MANILA - “It is okay not to be okay,” a psychiatrist said Sunday as the country continues to battle the COVID-19 pandemic for more than a year now.
Dr. Ma. Bernadette Arcena, who also attends to patients’ mental health in COVID-19 wards, shared how the pandemic has been taking a toll on the public.
“Life is really so short. Kailangan ang mindset mo d'yan, be careful and focus on things that you can control. Kasi hindi mo mako-control yung COVID. Hindi natin kayang kontrolin ang spread ng pandemic. Pero we can control the spread within our family, kasi importante na ikaw mismo you are safe," she said in an online forum.
(Life is really so short. Your mindset should be that you must be careful and focus on things that you can control. Because you can't control COVID, the spread of the pandemic. But we can control the spread within our family, because what's important is that you are safe.)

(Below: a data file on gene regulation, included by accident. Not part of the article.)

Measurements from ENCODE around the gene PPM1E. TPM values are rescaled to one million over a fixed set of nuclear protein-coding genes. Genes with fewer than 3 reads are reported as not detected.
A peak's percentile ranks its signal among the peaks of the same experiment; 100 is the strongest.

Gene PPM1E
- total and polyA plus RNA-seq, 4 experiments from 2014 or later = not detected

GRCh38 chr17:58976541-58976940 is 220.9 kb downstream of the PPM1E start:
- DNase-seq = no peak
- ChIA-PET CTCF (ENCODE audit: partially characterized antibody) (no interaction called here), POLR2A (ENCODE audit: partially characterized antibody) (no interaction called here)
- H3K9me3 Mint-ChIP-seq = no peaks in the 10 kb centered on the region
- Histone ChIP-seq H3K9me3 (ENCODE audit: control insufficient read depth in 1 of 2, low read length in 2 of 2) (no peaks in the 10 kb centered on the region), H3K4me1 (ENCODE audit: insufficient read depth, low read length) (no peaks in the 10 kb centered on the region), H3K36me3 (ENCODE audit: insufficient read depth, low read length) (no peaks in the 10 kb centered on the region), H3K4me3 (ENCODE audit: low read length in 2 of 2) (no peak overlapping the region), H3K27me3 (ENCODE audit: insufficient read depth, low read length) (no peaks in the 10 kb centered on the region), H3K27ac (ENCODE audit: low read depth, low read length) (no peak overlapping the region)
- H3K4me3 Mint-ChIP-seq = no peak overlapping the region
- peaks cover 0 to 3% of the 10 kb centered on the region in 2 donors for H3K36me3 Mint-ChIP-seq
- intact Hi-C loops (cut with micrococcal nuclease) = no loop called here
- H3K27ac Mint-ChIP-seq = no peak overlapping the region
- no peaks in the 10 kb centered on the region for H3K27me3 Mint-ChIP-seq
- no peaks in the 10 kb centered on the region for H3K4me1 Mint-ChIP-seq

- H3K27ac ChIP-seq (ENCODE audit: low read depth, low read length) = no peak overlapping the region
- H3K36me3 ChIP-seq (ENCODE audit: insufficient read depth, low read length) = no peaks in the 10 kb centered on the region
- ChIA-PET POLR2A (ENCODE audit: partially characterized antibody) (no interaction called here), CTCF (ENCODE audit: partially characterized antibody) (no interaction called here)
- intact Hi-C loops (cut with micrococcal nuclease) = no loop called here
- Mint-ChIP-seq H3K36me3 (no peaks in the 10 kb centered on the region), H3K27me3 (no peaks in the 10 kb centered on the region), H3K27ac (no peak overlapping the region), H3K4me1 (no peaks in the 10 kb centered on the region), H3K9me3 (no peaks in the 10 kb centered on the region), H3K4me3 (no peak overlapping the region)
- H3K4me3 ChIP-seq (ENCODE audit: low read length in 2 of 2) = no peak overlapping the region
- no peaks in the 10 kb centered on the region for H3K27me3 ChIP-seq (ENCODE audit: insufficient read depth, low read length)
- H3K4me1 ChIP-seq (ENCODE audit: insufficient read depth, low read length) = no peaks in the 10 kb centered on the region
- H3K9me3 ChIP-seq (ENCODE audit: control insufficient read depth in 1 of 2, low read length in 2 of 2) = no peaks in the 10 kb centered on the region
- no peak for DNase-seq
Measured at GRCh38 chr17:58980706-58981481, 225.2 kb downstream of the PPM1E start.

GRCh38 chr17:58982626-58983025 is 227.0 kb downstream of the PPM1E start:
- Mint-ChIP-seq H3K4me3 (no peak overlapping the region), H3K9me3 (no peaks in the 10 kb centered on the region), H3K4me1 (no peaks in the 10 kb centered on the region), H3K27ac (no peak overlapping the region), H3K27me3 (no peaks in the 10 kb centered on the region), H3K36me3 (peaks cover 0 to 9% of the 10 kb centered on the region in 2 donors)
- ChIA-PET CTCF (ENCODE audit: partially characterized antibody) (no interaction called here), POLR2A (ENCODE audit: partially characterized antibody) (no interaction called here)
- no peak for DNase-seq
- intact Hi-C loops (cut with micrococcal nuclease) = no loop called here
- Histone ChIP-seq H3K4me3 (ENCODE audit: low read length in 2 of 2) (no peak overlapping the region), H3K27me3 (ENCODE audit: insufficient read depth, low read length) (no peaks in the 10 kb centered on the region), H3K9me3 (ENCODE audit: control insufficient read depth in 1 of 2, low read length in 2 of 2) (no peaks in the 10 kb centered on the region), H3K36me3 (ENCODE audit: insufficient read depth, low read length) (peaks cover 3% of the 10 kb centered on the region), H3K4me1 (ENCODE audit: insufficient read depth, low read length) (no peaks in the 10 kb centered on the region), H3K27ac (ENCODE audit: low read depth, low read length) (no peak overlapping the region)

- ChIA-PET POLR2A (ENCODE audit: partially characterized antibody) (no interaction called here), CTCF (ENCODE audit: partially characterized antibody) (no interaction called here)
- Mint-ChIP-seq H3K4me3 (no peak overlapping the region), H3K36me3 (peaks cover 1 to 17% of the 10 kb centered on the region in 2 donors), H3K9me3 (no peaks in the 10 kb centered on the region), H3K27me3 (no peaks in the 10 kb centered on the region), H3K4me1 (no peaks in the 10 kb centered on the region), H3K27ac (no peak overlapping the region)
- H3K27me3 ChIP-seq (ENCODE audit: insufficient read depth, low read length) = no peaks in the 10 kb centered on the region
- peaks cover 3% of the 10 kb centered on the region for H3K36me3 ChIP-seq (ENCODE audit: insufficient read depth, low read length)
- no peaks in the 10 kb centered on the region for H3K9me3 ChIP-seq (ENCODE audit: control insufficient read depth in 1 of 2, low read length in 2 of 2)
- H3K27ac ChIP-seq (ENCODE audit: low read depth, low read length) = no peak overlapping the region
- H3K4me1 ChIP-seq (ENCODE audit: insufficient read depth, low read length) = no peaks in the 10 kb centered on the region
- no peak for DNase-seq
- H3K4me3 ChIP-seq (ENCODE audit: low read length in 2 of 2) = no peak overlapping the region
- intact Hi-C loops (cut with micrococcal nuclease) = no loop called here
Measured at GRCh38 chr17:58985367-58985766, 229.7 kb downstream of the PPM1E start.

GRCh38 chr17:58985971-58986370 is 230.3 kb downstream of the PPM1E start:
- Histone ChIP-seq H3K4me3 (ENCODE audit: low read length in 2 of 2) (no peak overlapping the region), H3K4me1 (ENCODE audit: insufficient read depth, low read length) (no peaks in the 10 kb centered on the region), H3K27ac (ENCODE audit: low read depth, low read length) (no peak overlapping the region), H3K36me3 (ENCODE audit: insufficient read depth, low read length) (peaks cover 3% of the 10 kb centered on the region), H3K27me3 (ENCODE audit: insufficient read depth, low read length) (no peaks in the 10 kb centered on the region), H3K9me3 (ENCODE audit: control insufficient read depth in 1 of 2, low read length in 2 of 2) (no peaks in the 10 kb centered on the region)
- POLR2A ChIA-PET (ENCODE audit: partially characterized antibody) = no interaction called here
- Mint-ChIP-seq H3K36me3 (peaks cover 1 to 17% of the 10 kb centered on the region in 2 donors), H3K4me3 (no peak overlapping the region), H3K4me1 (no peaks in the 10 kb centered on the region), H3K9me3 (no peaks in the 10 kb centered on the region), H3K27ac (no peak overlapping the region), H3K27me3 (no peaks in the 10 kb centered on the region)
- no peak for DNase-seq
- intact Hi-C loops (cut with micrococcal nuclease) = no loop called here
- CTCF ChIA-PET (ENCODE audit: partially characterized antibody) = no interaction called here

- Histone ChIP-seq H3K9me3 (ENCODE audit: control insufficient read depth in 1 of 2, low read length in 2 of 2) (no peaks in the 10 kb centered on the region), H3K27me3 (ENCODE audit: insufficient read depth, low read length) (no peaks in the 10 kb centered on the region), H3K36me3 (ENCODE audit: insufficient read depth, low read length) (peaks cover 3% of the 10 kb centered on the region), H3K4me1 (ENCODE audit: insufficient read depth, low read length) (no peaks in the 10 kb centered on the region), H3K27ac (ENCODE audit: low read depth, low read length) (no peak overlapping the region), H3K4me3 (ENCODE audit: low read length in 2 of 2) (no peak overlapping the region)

Arcena urges the public to lessen screen time on social media, and instead strengthen family bonding at home.
The expert advised that family members should look after each other and be wary of sudden changes in behavior such as lack of appetite, prolonged periods of sadness, sleeplessness and anxiety.
“If we feel we are alone, that's when depression will set in, and you will want to die. Kaya importante na kapit lang. 'Pag feel niyo may kamag-anak na nasa-sad, tulungan niyo na agad. It has to be stopped right away para yung thought processing, hindi siya magtuloy-tuloy na papangit. Importante ang family bonding,” she said.
(If we feel we are alone, that's when depression will set in, and you will want to die. So it's important to hold tight. When you feel there's a relative who's sad you, need to help them. It has to be stopped right away so that their thought-processing don't worsen. Family bonding is important.)
“Meron tayong psychosocial treatments or talk therapy, kung kailangan or necessary na you're going to talk to the psychologist or psychiatrist."
(There are psychosocial treatments or talk therapy if needed, where you're going to talk to the psychologist or psychiatrist.)
The National Center for Mental Health is open for teleconsultations with the following numbers: 0917 899-USAP (8727); 0966-351-451; 0908-639-2672.